During my formative years I had the option of choosing from vi and Emacs for editing. I stuck to Emacs, mainly because it seemed supremely configurable. When I moved into the professional world I shunned commercial software like Visual Java for JDEE on Emacs, mainly because it kept my machine spiffy and because I had a very good understanding of Emacs. Of course, once I got a taste of IntelliJ IDEA, I dropped Emacs. I started using vi (actually GVIM) at that point, just like a lot of people use TextPad or EditPlus for quick and dirty editing. It was just that Emacs was an overkill for such activities and vi was much better than any of the pure Windows alternatives. The only time I use TextPad is when I want to do a “block select” on text.

The point of saying all of the above is that I have covered a fair spectrum of machines and operating systems and have adapted quite comfortably to each. To cite an example, I took to Vista just as easily as I took to XP, unlike several people I know.

So here is what I felt about Mac. You might have guessed by now, since I have had the black MacBook for more than 2 years, that I have used Mac OS X version 10.4 and 10.5 on an Intel platform.

  • The Good
    • Undeniably, the OS reliability. I have left the machine running for weeks without having to shutdown or restart. In fact, the only time I do a restart is when some patches need to be applied.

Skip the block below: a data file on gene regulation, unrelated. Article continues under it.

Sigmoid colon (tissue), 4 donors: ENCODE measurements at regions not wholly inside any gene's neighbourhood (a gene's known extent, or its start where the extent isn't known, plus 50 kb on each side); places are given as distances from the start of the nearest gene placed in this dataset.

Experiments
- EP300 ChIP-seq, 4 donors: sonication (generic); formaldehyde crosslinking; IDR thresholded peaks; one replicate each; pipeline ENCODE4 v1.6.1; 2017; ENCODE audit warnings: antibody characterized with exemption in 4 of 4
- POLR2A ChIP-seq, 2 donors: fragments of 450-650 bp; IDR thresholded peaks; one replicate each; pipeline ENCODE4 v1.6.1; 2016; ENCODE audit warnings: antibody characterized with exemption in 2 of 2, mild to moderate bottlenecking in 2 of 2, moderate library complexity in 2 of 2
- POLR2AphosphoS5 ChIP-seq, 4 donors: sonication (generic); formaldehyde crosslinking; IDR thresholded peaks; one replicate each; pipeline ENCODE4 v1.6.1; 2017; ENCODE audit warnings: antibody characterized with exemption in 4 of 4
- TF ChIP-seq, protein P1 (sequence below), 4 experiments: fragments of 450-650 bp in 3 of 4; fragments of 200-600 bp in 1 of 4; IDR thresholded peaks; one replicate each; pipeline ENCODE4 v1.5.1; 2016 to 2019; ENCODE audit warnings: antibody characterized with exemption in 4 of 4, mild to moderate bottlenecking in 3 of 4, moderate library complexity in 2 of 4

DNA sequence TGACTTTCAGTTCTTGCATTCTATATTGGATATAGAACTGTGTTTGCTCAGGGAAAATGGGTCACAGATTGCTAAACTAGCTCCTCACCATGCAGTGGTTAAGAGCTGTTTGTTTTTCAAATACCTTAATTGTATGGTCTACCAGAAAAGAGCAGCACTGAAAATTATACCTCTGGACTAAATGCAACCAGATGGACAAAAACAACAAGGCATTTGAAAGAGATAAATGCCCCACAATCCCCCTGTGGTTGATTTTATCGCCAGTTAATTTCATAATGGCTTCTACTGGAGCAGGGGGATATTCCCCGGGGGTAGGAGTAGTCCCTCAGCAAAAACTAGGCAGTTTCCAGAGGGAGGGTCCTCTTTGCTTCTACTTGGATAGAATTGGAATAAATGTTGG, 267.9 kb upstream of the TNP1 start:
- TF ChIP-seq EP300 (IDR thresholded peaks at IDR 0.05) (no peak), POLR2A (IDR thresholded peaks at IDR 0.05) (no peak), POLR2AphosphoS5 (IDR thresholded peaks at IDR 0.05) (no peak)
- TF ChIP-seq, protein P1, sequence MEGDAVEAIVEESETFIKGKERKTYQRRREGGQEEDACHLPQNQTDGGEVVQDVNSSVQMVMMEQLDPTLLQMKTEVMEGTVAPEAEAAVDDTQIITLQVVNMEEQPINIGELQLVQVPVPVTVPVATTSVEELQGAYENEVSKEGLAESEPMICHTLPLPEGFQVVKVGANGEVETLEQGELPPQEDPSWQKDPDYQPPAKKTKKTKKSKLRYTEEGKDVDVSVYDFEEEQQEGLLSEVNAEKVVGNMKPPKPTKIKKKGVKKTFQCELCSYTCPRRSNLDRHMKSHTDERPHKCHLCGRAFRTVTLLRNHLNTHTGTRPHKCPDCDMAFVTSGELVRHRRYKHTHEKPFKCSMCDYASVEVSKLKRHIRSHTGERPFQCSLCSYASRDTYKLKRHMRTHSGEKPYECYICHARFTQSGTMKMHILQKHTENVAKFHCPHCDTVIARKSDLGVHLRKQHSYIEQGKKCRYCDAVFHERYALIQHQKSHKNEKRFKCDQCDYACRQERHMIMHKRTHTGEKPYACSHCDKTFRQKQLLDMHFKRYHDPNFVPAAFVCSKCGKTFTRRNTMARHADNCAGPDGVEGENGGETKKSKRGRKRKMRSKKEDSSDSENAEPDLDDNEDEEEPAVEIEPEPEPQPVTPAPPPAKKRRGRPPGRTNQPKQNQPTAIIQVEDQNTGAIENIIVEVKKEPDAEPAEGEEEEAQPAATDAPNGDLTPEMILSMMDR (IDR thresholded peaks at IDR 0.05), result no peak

• The looks. You can’t argue with this one. The outward appearance is sleek and the GUI redefines polish.
    • Boot Camp. I haven’t come across a better tool for installing an alternative OS. It was as effortless as it could be. Of course, I am still not sure if I can get it to triple-boot with Linux in addition to Vista.
    • Lots of other things, like battery life, resource usage etc. My battery lasts quite long – around 1.5-2 times as much as my office’s dinosaur, HP Compaq nc6400. The Mac hardly ever makes any noise.
    • Pricing. I know I will get a few raised eyebrows for this. But I am not kidding. If I compare the most reliable of the breed in non-Apple laptops (IBM / Lenovo and Sony), the costs are comparable for comparable configurations. And with the kind of stability that the machine has, I would say it is excellently priced. This wasn’t always the case, mind you, and the falling prices are the reason that Mac sales have picked up steam in the last few years. That and the switch to Intel, of course.